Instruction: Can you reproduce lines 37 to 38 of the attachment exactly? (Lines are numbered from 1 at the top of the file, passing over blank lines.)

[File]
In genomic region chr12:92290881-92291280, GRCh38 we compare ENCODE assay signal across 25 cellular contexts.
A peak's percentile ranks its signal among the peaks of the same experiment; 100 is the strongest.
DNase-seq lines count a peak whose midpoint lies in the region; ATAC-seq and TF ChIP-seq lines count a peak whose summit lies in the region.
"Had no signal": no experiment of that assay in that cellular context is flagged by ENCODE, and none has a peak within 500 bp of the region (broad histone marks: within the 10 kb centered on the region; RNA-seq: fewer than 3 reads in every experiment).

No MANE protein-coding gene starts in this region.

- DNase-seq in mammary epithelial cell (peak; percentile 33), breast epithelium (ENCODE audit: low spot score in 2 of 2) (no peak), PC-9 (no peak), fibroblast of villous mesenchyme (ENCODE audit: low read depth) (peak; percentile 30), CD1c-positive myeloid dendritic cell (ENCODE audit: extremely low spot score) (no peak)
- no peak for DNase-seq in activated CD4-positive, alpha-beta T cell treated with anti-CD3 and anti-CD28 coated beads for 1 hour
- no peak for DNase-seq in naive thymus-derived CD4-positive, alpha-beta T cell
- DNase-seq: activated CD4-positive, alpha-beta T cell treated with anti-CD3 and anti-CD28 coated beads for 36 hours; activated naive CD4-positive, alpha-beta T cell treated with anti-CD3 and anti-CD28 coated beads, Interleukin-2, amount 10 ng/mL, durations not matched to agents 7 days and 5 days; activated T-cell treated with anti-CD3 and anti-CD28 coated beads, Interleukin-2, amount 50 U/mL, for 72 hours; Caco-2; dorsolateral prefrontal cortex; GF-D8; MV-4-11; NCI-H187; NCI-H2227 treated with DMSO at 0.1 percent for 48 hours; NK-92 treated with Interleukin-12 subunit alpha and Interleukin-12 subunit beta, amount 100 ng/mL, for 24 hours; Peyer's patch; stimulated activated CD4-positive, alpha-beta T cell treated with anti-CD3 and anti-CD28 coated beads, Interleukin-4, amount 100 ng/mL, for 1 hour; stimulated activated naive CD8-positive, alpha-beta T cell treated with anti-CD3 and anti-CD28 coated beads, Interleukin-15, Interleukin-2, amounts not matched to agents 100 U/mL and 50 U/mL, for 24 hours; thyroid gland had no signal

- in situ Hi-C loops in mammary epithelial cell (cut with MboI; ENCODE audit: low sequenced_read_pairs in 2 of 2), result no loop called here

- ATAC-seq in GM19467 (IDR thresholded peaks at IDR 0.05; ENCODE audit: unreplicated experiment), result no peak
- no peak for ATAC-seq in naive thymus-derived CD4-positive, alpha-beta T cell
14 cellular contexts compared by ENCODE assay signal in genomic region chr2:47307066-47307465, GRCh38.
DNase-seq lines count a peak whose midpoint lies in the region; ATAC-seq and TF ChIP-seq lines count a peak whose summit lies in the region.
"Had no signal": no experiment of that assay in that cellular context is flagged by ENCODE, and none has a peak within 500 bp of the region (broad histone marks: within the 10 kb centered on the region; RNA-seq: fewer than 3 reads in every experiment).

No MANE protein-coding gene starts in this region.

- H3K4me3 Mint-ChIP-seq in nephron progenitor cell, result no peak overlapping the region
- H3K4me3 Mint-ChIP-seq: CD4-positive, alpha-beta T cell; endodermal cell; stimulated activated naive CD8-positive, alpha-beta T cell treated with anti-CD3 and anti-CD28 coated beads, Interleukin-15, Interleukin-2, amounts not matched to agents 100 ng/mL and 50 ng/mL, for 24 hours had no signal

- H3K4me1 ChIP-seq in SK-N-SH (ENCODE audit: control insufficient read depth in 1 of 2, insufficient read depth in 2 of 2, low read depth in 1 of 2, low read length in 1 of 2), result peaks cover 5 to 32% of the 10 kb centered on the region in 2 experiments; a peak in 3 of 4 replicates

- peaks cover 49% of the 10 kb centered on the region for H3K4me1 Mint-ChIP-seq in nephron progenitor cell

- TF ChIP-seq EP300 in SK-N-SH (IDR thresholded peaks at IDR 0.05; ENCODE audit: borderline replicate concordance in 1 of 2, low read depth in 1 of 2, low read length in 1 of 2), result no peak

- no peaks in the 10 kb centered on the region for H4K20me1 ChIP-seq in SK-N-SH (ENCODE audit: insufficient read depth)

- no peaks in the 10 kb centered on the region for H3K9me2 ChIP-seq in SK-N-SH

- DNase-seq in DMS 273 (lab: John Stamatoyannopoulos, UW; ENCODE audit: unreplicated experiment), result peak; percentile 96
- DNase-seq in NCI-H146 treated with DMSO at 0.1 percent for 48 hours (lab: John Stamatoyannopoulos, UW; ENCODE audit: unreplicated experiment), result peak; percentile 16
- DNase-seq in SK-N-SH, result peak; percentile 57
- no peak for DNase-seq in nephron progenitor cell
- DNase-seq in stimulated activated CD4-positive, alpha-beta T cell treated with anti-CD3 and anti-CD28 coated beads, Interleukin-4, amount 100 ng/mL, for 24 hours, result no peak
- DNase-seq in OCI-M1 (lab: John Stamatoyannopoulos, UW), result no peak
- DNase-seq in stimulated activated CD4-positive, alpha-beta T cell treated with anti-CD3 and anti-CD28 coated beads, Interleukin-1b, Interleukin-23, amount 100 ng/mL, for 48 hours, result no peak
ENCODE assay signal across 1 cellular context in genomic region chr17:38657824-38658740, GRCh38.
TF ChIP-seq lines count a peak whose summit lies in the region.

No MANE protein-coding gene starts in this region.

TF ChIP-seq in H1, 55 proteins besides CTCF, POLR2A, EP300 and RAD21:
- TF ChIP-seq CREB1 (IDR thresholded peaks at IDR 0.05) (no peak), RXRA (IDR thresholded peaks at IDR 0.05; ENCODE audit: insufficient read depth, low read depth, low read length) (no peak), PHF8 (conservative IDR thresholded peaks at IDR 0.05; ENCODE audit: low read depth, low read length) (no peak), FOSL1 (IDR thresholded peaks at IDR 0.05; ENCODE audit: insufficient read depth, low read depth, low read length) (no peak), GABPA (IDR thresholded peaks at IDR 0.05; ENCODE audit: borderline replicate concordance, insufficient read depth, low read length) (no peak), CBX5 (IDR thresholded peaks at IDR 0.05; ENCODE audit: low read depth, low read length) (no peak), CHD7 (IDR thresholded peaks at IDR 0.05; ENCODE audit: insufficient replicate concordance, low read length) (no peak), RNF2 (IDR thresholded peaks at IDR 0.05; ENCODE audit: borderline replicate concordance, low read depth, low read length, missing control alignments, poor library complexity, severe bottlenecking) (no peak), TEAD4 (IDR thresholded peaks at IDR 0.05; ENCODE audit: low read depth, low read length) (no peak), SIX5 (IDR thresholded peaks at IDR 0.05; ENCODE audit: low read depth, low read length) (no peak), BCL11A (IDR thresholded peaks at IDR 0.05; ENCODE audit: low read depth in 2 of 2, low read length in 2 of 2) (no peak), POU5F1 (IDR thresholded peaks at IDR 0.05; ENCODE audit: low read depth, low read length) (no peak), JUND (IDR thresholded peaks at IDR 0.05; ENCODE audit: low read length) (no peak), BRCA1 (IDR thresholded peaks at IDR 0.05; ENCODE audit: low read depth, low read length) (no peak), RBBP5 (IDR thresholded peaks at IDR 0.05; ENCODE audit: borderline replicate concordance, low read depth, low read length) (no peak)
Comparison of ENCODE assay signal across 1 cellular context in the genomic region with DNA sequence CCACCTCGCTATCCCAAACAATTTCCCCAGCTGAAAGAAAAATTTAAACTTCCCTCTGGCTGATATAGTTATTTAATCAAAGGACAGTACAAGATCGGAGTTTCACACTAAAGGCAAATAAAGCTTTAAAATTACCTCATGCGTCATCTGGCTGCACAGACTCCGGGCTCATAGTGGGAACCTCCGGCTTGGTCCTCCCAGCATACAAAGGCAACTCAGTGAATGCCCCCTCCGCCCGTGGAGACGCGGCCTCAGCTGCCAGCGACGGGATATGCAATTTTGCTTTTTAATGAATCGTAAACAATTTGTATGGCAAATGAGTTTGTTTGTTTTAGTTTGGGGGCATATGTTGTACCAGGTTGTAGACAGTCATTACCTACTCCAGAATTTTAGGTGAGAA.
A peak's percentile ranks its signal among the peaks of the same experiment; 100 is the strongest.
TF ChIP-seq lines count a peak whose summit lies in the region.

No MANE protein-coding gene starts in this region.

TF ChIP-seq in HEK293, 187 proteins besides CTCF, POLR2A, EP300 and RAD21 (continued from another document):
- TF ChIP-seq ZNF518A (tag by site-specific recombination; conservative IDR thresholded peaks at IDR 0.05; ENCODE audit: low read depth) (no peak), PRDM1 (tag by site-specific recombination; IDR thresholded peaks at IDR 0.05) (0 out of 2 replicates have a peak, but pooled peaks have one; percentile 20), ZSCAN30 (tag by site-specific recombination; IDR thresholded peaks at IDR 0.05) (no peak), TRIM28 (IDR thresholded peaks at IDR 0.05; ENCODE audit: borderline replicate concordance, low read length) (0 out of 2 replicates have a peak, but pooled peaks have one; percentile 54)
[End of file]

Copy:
A peak's percentile ranks its signal among the peaks of the same experiment; 100 is the strongest.
TF ChIP-seq lines count a peak whose summit lies in the region.